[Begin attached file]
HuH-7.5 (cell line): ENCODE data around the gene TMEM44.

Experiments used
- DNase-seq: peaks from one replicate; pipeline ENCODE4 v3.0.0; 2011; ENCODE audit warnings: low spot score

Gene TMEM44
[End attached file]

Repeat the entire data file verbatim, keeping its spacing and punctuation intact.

HuH-7.5 (cell line): ENCODE data around the gene TMEM44.

Experiments used
- DNase-seq: peaks from one replicate; pipeline ENCODE4 v3.0.0; 2011; ENCODE audit warnings: low spot score

Gene TMEM44